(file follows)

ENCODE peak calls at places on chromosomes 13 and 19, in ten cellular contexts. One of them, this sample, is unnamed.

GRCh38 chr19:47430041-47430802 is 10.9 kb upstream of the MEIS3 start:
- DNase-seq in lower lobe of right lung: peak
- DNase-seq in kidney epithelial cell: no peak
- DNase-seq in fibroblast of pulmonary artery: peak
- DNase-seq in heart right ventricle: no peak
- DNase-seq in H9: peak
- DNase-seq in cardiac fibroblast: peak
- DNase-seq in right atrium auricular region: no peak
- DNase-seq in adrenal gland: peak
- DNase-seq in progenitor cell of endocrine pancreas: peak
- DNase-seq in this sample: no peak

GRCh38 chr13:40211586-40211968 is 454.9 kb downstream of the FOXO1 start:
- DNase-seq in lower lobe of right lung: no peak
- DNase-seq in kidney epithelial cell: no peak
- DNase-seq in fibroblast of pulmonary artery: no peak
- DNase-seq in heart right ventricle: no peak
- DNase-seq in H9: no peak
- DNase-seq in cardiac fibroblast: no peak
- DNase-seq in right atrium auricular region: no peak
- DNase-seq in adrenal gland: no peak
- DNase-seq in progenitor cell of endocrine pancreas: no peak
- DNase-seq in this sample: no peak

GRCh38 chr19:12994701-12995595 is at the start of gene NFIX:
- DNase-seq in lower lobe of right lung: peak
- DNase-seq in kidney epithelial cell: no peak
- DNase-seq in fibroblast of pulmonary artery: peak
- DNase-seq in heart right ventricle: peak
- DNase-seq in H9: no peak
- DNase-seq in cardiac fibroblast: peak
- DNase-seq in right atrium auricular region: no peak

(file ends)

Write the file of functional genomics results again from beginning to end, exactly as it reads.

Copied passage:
ENCODE peak calls at places on chromosomes 13 and 19, in ten cellular contexts. One of them, this sample, is unnamed.

GRCh38 chr19:47430041-47430802 is 10.9 kb upstream of the MEIS3 start:
- DNase-seq in lower lobe of right lung: peak
- DNase-seq in kidney epithelial cell: no peak
- DNase-seq in fibroblast of pulmonary artery: peak
- DNase-seq in heart right ventricle: no peak
- DNase-seq in H9: peak
- DNase-seq in cardiac fibroblast: peak
- DNase-seq in right atrium auricular region: no peak
- DNase-seq in adrenal gland: peak
- DNase-seq in progenitor cell of endocrine pancreas: peak
- DNase-seq in this sample: no peak

GRCh38 chr13:40211586-40211968 is 454.9 kb downstream of the FOXO1 start:
- DNase-seq in lower lobe of right lung: no peak
- DNase-seq in kidney epithelial cell: no peak
- DNase-seq in fibroblast of pulmonary artery: no peak
- DNase-seq in heart right ventricle: no peak
- DNase-seq in H9: no peak
- DNase-seq in cardiac fibroblast: no peak
- DNase-seq in right atrium auricular region: no peak
- DNase-seq in adrenal gland: no peak
- DNase-seq in progenitor cell of endocrine pancreas: no peak
- DNase-seq in this sample: no peak

GRCh38 chr19:12994701-12995595 is at the start of gene NFIX:
- DNase-seq in lower lobe of right lung: peak
- DNase-seq in kidney epithelial cell: no peak
- DNase-seq in fibroblast of pulmonary artery: peak
- DNase-seq in heart right ventricle: peak
- DNase-seq in H9: no peak
- DNase-seq in cardiac fibroblast: peak
- DNase-seq in right atrium auricular region: no peak